Contrast-induced acute kidney injury (CIAKI) is a common form of iatrogenic renal disease that is associated with serious, adverse, short- and long-term outcomes. While certain risk factors for CIAKI (e.g., chronic kidney disease, heart failure) are well known, our current capacity to accurately predict which patients are going to develop CIAKI based on these factors is limited. This results in the need to implement resource-intensive preventive care on a widespread basis, rather than in the sub-group of patients at greatest risk. Furthermore, the clinical diagnosis of CIAKI, which is based on small increments in serum creatinine (SCr), is delayed by up to 2-5 days following contrast administration because elevations in SCr reflect the functional effects of renal injury rather than tubular cell damage itself. Identifying serum and/or urine biomarkers that effectively stratify patients'risk fr CIAKI and diagnose its incipient stages could help concentrate the use of preventive care in those patients most likely to derive benefit and facilitate the provision of supportive care early after renal injury in order to mitigate further tubular damage and attenuate the risk for serious, adverse, longer-term outcomes. Our group has been funded by the Department of Veterans Affairs to conduct a multicenter, randomized, clinical trial of 7,680 high-risk patients with chronc kidney disease undergoing angiography to compare the effectiveness of intravenous (IV) isotonic sodium bicarbonate with IV isotonic sodium chloride and oral N- acetylcysteine with oral placebo for the prevention of serious adverse outcomes (i.e., death, need for dialysis, persistent decline in kidney function at 90 days) associated with CIAKI. We propose to leverage the substantial resources committed to this large trial to establish a biorepository of blood and urine samples collected from study participants. This biorepository, which will be available as a common-use resource for future investigation of putative and yet-to-be identified biomarkers of CIAKI, will be used for the current proposal to address the following specific aims:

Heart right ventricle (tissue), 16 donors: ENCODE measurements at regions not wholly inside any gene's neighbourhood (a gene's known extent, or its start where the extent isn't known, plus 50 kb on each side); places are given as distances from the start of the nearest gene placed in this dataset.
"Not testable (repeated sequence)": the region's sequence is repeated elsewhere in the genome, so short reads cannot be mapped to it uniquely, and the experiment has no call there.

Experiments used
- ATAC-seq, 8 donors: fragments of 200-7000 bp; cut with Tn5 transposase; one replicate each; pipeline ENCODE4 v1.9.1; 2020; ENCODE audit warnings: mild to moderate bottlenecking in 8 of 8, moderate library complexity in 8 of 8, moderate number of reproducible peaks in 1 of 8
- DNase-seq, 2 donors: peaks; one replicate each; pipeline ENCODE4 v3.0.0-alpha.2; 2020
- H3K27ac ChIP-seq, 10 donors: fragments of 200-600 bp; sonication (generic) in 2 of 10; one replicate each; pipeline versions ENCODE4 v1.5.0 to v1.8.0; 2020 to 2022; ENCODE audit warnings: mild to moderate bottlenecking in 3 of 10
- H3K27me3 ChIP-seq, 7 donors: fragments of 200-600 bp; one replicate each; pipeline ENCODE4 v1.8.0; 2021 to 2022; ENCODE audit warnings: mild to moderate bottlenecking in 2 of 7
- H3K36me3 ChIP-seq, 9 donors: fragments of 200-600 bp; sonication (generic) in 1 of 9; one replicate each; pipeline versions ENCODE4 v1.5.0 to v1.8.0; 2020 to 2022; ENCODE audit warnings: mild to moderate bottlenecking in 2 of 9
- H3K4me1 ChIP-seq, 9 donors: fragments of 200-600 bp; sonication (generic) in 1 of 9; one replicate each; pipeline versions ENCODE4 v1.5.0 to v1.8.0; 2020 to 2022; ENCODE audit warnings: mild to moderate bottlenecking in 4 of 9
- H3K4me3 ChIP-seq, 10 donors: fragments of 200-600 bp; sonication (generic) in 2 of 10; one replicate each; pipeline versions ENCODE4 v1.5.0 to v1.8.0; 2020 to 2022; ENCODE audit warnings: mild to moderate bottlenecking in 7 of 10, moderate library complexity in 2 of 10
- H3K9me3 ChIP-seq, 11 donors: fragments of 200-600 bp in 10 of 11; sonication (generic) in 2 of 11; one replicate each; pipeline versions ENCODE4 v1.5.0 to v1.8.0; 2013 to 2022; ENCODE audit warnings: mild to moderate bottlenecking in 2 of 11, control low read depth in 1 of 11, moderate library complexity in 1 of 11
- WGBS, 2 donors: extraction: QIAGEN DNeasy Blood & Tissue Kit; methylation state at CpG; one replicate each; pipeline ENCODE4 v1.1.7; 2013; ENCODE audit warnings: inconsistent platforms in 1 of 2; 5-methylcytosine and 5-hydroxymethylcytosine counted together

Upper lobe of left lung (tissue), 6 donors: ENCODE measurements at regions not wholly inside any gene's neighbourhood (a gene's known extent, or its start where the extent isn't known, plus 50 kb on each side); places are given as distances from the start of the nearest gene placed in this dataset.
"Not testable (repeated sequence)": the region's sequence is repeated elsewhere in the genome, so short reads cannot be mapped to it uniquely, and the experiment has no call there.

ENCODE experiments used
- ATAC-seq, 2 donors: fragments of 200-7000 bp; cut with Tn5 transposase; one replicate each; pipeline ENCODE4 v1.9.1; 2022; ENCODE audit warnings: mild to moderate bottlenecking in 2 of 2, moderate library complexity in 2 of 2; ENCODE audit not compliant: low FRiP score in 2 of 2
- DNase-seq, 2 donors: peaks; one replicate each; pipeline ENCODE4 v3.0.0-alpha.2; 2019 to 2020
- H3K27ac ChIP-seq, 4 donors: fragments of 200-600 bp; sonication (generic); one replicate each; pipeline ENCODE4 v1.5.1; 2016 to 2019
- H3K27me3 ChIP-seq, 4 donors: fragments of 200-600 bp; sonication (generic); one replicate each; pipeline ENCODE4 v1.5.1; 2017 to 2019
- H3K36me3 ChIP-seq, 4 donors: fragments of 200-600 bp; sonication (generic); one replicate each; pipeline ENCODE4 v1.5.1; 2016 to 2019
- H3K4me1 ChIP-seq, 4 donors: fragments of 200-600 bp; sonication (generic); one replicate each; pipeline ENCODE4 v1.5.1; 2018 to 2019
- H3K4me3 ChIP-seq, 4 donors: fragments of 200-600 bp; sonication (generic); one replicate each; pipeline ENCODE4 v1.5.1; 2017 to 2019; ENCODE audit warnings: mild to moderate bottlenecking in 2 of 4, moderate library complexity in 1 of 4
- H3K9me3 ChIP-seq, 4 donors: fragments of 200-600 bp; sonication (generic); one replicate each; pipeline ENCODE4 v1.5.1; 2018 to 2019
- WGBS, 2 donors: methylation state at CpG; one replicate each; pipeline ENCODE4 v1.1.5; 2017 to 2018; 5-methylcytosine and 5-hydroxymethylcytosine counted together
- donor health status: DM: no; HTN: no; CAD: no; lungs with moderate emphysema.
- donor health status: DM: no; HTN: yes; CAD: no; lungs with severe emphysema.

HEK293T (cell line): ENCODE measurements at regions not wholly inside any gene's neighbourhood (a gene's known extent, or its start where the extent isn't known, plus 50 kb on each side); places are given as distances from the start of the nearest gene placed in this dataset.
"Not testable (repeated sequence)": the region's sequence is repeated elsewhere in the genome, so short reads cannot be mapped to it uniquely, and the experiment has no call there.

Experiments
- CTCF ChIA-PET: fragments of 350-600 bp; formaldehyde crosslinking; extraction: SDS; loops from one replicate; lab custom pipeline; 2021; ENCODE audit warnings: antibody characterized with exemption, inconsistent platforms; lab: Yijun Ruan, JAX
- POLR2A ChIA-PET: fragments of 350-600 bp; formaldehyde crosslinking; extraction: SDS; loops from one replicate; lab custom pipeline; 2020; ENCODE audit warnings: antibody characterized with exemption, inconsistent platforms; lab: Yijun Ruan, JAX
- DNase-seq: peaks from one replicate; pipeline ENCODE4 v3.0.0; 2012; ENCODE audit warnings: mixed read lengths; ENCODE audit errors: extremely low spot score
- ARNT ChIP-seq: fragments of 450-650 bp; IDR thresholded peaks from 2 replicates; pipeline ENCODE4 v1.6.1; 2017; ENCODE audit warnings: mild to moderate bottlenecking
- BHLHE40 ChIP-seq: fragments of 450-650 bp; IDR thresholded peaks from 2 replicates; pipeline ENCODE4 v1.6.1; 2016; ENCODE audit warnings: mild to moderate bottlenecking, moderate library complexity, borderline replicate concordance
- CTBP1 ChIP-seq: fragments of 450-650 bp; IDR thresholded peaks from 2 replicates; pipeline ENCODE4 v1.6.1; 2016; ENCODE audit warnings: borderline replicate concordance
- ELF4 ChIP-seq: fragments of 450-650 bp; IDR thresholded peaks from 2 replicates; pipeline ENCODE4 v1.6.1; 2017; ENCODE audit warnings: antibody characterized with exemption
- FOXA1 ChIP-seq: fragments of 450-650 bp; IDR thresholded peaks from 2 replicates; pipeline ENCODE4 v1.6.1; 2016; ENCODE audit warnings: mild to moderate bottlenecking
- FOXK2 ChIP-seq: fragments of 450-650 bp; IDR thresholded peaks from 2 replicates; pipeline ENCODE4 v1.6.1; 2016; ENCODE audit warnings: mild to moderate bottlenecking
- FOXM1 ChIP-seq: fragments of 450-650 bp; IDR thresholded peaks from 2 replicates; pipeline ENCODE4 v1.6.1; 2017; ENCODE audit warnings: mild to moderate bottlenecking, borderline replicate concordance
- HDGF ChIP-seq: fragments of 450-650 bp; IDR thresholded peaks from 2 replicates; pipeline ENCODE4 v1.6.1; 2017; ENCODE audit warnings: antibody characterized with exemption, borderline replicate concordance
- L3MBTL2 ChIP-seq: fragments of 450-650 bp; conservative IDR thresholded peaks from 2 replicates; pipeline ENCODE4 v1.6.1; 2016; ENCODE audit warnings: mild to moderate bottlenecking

Specific aim 1 : To assess whether serum and/or urine biomarkers measured prior to angiography are able to stratify the risk of developing: a) CIAKI and;b) serious, adverse, longer-term outcomes (90-day death, need for dialysis, persistent renal injury).
Specific aim 2 : To assess whether serum and/or urine biomarkers measured 4 hours following angiography: a) permit the early diagnosis of CIAKI and;b) are able to stratify the risk of developing serious, adverse, longer-term outcomes (90-day death, need for dialysis, persistent renal injury) Specific aim 3: To examine the effect of the clinical trial interventions (i.e., IV isotonic sodium bicarbonate and oral N-acetylcysteine) on serum and urine biomarkers 4 hours following angiography and their capacity to predict the development of: a) CIAKI and;b) serious, adverse, longer-term outcomes

Public Health Relevance

This study seeks to collect and analyze blood and urine markers for their capacity to predict the development of and diagnose the very early stages of acute kidney injury caused by contrast dye administered during angiographic procedures. The study also aims to assess the capacity for blood and urine markers to predict which patients who develop acute kidney injury following angiography are likely to develop serious longer-term complications, including death, need for dialysis, and progressive deterioration in kidney function. By assessing the capacity for blood and urine markers to help identify patients'risk for diagnose, and predict risk for longer-term complications of acute kidney injury, the proposed research will help inform the use of appropriate and cost-effective care to prevent this form of kidney injury and facilitate the evaluation of interventions to treat the early stages of this condition. Additionally, the samples collected as part of this study will be available to other researchers to investigate how new, currently unknown blood and urine markers may help improve the prevention and treatment of this form of acute kidney injury.

National Institute of Health (NIH)
National Institute of Diabetes and Digestive and Kidney Diseases (NIDDK)
Research Project (R01)
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Special Emphasis Panel (ZDK1-GRB-G (J3))
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Kimmel, Paul
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University of Pittsburgh
Internal Medicine/Medicine
Schools of Medicine
United States
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